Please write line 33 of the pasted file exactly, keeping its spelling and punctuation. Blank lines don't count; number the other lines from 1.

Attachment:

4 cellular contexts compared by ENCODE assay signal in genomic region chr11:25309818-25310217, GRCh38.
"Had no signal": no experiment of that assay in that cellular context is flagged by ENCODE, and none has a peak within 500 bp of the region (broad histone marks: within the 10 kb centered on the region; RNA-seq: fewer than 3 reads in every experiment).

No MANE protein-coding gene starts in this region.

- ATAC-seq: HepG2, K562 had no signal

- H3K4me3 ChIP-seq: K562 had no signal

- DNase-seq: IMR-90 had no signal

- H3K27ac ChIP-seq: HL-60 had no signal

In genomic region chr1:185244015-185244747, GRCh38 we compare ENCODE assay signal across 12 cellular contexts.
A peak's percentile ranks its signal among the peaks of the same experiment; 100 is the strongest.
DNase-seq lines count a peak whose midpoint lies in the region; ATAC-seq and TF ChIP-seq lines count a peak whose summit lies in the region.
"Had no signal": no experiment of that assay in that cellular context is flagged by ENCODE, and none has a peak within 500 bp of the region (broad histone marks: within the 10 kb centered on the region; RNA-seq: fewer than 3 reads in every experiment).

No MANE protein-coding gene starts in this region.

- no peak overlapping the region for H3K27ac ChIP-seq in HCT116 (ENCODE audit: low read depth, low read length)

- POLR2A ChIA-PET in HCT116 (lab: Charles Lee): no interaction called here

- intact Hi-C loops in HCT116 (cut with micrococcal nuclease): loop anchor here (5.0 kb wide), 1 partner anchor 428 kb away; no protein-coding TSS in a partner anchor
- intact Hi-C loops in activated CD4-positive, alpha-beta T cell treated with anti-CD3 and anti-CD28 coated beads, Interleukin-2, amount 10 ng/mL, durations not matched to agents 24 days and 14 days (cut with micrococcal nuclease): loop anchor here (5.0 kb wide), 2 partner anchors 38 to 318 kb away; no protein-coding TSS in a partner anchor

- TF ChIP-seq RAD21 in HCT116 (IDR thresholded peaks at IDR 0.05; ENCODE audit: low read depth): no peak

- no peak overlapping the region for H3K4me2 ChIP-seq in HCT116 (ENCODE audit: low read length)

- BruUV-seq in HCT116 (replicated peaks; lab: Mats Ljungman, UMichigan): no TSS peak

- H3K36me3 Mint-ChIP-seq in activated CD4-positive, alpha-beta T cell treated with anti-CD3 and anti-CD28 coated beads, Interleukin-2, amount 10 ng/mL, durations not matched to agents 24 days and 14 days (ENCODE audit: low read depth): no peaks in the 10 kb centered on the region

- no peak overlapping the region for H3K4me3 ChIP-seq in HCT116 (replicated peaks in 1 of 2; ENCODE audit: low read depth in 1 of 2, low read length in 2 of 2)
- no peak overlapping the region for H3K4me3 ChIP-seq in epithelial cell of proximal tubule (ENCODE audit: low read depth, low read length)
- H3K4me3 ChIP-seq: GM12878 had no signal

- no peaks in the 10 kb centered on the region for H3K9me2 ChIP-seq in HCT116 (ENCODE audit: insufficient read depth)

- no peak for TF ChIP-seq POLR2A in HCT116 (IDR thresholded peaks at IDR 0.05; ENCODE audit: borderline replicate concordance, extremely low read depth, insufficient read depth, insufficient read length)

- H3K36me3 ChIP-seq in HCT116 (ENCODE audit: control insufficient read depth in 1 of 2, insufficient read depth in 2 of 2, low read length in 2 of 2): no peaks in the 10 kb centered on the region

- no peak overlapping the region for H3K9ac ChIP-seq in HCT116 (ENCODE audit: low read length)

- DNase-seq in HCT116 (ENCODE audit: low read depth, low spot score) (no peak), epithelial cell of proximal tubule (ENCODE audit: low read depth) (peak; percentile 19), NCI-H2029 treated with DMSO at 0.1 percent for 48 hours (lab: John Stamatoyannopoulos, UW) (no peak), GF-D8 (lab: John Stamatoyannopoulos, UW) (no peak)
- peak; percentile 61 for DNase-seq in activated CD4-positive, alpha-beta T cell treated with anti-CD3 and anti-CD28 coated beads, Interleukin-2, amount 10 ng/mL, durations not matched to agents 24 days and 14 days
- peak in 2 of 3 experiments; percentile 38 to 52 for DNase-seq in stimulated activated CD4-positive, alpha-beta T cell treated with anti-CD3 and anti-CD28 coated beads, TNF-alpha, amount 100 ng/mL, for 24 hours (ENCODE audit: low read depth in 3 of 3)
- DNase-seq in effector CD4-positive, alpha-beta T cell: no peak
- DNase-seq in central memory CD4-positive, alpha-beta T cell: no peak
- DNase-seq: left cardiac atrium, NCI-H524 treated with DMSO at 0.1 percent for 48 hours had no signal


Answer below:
- DNase-seq: left cardiac atrium, NCI-H524 treated with DMSO at 0.1 percent for 48 hours had no signal